Eli5: How does oil react in your body?

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You hear a lot about oil from health advisories and dietitians about how little volume oil takes up in your system in comparison to other liquids. What makes it so different and unhealthy?

In: Biology
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Oil is essentially fats. Fats are not necessarily bad. Some fats are healthy fats and are good for you.

What happens when you eat them, is your body excretes a couple compounds, like enzymes and bile, to break down the fat in your intestines. Then, your body absorbs those stuff.

I’m not sure what your dietitian means by “little volume oil takes up” in your system. If you eat a tablespoon of oil, until broken down and absorbed, its going to take up that much volume.

Fat isn’t inherently unhealthy. Some fats are. Some aren’t.

I’m not sure I’d exactly call oil unhealthy. Some oils are quite unhealthy. Others can be unhealthy but may not be. And some are absolutely healthy. Finally, some are considered unhealthy by some and quite healthy by others.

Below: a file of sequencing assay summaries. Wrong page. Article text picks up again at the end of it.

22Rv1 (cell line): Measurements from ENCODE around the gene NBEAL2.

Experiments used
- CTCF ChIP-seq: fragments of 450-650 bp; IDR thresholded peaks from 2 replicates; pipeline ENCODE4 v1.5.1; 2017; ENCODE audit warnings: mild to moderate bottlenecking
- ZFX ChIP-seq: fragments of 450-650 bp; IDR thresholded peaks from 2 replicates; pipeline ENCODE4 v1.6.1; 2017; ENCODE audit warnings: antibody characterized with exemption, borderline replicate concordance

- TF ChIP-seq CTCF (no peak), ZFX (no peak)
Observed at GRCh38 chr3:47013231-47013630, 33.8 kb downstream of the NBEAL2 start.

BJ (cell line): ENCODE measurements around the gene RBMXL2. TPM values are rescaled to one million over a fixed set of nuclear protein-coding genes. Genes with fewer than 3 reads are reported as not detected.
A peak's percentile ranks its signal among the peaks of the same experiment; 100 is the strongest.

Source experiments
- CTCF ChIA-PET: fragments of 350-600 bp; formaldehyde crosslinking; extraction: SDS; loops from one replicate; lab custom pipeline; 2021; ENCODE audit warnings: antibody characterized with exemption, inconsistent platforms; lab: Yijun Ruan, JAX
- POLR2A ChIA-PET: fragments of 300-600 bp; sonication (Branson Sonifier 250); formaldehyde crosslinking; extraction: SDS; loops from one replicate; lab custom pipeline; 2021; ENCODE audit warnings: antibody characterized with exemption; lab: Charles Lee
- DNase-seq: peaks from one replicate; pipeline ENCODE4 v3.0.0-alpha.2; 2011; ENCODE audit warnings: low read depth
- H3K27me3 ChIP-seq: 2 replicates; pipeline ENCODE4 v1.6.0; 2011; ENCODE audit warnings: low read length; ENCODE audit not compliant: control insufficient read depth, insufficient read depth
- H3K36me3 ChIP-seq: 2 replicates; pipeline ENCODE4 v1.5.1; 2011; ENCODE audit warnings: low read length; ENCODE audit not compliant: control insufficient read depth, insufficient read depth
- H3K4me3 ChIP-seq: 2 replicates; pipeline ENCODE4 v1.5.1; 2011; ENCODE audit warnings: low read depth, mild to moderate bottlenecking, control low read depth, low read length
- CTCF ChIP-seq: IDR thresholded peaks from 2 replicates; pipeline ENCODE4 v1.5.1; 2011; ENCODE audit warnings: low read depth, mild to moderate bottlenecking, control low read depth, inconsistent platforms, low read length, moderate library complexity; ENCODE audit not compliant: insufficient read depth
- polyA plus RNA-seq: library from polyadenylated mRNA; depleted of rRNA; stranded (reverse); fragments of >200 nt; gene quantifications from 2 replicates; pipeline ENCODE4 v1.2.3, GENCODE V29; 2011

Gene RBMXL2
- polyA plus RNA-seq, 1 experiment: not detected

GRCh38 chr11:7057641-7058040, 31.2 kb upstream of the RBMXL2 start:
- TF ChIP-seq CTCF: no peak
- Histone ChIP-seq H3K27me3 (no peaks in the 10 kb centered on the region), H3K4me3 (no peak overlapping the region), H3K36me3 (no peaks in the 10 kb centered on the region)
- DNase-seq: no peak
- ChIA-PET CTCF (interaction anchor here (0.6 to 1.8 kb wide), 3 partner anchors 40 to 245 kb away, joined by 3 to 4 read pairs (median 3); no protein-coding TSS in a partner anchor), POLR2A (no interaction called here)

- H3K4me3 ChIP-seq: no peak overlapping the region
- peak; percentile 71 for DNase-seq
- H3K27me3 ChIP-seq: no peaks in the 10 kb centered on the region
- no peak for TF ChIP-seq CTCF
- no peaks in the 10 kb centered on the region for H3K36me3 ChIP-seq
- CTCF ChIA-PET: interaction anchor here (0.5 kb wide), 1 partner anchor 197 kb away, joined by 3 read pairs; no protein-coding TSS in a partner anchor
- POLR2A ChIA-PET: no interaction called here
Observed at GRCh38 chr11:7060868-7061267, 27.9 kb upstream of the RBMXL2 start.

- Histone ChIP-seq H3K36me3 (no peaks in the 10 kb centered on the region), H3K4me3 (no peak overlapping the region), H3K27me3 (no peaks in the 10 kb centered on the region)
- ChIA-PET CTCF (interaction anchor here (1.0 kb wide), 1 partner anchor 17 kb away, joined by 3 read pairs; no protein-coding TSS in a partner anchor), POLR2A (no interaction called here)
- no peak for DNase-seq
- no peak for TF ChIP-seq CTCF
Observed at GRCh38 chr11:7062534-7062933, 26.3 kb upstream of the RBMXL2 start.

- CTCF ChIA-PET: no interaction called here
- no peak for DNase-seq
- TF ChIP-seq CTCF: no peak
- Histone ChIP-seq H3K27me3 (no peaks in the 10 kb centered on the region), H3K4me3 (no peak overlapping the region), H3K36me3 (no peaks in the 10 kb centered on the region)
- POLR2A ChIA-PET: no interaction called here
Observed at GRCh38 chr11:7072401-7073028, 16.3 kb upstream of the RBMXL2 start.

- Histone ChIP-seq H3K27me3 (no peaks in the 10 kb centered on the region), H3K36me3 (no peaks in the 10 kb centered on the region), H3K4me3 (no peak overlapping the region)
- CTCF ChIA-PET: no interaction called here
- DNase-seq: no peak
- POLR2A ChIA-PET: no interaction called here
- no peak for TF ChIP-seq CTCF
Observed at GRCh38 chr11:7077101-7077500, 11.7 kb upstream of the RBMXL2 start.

Trans-fat oils are absolutely unhealthy. They contain chemical parts which do no occur in our foods and we cannot properly digest them.

Poly-unsaturated oils (like olive oil) are healthy, UNLESS they’re oxidized, either by exposure to air or to heat, like use in frying.

Mono-unsaturated oils are OK, but they are less prone to oxidation, so they’re better for heating in food preparation.

Fully saturated fats, such as coconut oil (which is a solid at room temp) are most stable for frying, baking, etc.. But some regard these are unhealthy. OTOH, where coconut oil is widely used (the Philippines) heart disease is very low, so there’s that.